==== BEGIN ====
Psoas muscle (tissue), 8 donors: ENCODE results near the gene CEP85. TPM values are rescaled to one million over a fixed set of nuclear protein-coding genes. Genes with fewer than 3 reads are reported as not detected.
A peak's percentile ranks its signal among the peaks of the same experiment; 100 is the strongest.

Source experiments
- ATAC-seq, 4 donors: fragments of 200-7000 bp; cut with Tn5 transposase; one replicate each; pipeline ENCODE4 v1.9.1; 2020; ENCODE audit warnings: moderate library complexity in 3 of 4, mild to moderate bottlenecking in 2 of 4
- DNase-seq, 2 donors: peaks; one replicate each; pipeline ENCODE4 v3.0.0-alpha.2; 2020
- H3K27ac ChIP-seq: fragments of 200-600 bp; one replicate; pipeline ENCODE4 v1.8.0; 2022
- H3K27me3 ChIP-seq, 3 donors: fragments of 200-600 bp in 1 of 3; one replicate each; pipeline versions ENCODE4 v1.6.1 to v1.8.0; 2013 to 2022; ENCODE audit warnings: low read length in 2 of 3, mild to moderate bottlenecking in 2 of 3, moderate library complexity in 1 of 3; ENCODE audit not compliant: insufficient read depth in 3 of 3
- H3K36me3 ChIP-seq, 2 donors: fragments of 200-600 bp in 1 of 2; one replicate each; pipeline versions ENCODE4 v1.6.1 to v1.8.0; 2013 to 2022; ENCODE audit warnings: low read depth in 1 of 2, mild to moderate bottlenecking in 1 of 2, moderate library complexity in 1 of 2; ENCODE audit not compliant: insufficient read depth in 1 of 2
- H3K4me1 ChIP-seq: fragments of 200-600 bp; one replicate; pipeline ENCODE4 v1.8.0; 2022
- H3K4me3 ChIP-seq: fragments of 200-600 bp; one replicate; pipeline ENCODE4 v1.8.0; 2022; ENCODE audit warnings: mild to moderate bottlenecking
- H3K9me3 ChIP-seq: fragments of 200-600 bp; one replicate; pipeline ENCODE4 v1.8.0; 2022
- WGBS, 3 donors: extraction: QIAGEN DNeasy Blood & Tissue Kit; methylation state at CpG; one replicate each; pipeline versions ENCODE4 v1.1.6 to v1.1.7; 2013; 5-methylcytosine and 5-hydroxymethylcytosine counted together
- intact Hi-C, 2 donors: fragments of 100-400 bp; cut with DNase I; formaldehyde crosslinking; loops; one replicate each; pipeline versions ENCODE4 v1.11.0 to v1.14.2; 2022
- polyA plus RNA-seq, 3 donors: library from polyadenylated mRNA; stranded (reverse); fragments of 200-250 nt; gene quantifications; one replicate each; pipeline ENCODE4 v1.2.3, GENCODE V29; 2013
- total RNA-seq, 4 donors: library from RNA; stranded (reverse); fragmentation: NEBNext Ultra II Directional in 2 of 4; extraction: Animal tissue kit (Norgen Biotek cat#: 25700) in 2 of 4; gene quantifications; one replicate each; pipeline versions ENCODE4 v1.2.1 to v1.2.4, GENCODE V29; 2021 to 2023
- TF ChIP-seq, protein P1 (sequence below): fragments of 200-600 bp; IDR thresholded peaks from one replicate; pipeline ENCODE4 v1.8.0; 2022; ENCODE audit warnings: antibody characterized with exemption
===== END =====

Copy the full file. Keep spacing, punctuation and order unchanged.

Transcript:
Psoas muscle (tissue), 8 donors: ENCODE results near the gene CEP85. TPM values are rescaled to one million over a fixed set of nuclear protein-coding genes. Genes with fewer than 3 reads are reported as not detected.
A peak's percentile ranks its signal among the peaks of the same experiment; 100 is the strongest.

Source experiments
- ATAC-seq, 4 donors: fragments of 200-7000 bp; cut with Tn5 transposase; one replicate each; pipeline ENCODE4 v1.9.1; 2020; ENCODE audit warnings: moderate library complexity in 3 of 4, mild to moderate bottlenecking in 2 of 4
- DNase-seq, 2 donors: peaks; one replicate each; pipeline ENCODE4 v3.0.0-alpha.2; 2020
- H3K27ac ChIP-seq: fragments of 200-600 bp; one replicate; pipeline ENCODE4 v1.8.0; 2022
- H3K27me3 ChIP-seq, 3 donors: fragments of 200-600 bp in 1 of 3; one replicate each; pipeline versions ENCODE4 v1.6.1 to v1.8.0; 2013 to 2022; ENCODE audit warnings: low read length in 2 of 3, mild to moderate bottlenecking in 2 of 3, moderate library complexity in 1 of 3; ENCODE audit not compliant: insufficient read depth in 3 of 3
- H3K36me3 ChIP-seq, 2 donors: fragments of 200-600 bp in 1 of 2; one replicate each; pipeline versions ENCODE4 v1.6.1 to v1.8.0; 2013 to 2022; ENCODE audit warnings: low read depth in 1 of 2, mild to moderate bottlenecking in 1 of 2, moderate library complexity in 1 of 2; ENCODE audit not compliant: insufficient read depth in 1 of 2
- H3K4me1 ChIP-seq: fragments of 200-600 bp; one replicate; pipeline ENCODE4 v1.8.0; 2022
- H3K4me3 ChIP-seq: fragments of 200-600 bp; one replicate; pipeline ENCODE4 v1.8.0; 2022; ENCODE audit warnings: mild to moderate bottlenecking
- H3K9me3 ChIP-seq: fragments of 200-600 bp; one replicate; pipeline ENCODE4 v1.8.0; 2022
- WGBS, 3 donors: extraction: QIAGEN DNeasy Blood & Tissue Kit; methylation state at CpG; one replicate each; pipeline versions ENCODE4 v1.1.6 to v1.1.7; 2013; 5-methylcytosine and 5-hydroxymethylcytosine counted together
- intact Hi-C, 2 donors: fragments of 100-400 bp; cut with DNase I; formaldehyde crosslinking; loops; one replicate each; pipeline versions ENCODE4 v1.11.0 to v1.14.2; 2022
- polyA plus RNA-seq, 3 donors: library from polyadenylated mRNA; stranded (reverse); fragments of 200-250 nt; gene quantifications; one replicate each; pipeline ENCODE4 v1.2.3, GENCODE V29; 2013
- total RNA-seq, 4 donors: library from RNA; stranded (reverse); fragmentation: NEBNext Ultra II Directional in 2 of 4; extraction: Animal tissue kit (Norgen Biotek cat#: 25700) in 2 of 4; gene quantifications; one replicate each; pipeline versions ENCODE4 v1.2.1 to v1.2.4, GENCODE V29; 2021 to 2023
- TF ChIP-seq, protein P1 (sequence below): fragments of 200-600 bp; IDR thresholded peaks from one replicate; pipeline ENCODE4 v1.8.0; 2022; ENCODE audit warnings: antibody characterized with exemption